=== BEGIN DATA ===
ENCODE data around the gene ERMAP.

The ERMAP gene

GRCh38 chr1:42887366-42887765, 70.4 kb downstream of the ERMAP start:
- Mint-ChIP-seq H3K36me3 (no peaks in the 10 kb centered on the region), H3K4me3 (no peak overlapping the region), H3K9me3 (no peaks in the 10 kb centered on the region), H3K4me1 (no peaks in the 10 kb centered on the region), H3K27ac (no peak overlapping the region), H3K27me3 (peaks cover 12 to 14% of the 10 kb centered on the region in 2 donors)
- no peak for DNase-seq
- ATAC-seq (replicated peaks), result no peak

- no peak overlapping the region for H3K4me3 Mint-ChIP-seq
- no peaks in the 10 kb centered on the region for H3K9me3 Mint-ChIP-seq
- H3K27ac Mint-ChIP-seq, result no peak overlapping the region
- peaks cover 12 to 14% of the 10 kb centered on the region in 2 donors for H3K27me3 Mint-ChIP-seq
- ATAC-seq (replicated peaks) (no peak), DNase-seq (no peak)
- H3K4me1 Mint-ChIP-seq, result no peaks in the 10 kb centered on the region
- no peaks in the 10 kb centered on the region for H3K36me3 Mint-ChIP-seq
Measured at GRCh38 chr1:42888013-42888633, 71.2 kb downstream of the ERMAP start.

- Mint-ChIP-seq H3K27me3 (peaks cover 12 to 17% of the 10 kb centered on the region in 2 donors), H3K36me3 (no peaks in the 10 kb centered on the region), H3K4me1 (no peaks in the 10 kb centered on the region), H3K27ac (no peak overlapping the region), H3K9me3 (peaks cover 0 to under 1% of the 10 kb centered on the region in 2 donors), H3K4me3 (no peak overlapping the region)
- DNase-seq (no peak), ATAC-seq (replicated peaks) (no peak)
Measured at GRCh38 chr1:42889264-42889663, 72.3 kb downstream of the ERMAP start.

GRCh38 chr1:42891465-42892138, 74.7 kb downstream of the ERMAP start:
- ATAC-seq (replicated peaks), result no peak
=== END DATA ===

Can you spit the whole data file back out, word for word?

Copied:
ENCODE data around the gene ERMAP.

The ERMAP gene

GRCh38 chr1:42887366-42887765, 70.4 kb downstream of the ERMAP start:
- Mint-ChIP-seq H3K36me3 (no peaks in the 10 kb centered on the region), H3K4me3 (no peak overlapping the region), H3K9me3 (no peaks in the 10 kb centered on the region), H3K4me1 (no peaks in the 10 kb centered on the region), H3K27ac (no peak overlapping the region), H3K27me3 (peaks cover 12 to 14% of the 10 kb centered on the region in 2 donors)
- no peak for DNase-seq
- ATAC-seq (replicated peaks), result no peak

- no peak overlapping the region for H3K4me3 Mint-ChIP-seq
- no peaks in the 10 kb centered on the region for H3K9me3 Mint-ChIP-seq
- H3K27ac Mint-ChIP-seq, result no peak overlapping the region
- peaks cover 12 to 14% of the 10 kb centered on the region in 2 donors for H3K27me3 Mint-ChIP-seq
- ATAC-seq (replicated peaks) (no peak), DNase-seq (no peak)
- H3K4me1 Mint-ChIP-seq, result no peaks in the 10 kb centered on the region
- no peaks in the 10 kb centered on the region for H3K36me3 Mint-ChIP-seq
Measured at GRCh38 chr1:42888013-42888633, 71.2 kb downstream of the ERMAP start.

- Mint-ChIP-seq H3K27me3 (peaks cover 12 to 17% of the 10 kb centered on the region in 2 donors), H3K36me3 (no peaks in the 10 kb centered on the region), H3K4me1 (no peaks in the 10 kb centered on the region), H3K27ac (no peak overlapping the region), H3K9me3 (peaks cover 0 to under 1% of the 10 kb centered on the region in 2 donors), H3K4me3 (no peak overlapping the region)
- DNase-seq (no peak), ATAC-seq (replicated peaks) (no peak)
Measured at GRCh38 chr1:42889264-42889663, 72.3 kb downstream of the ERMAP start.

GRCh38 chr1:42891465-42892138, 74.7 kb downstream of the ERMAP start:
- ATAC-seq (replicated peaks), result no peak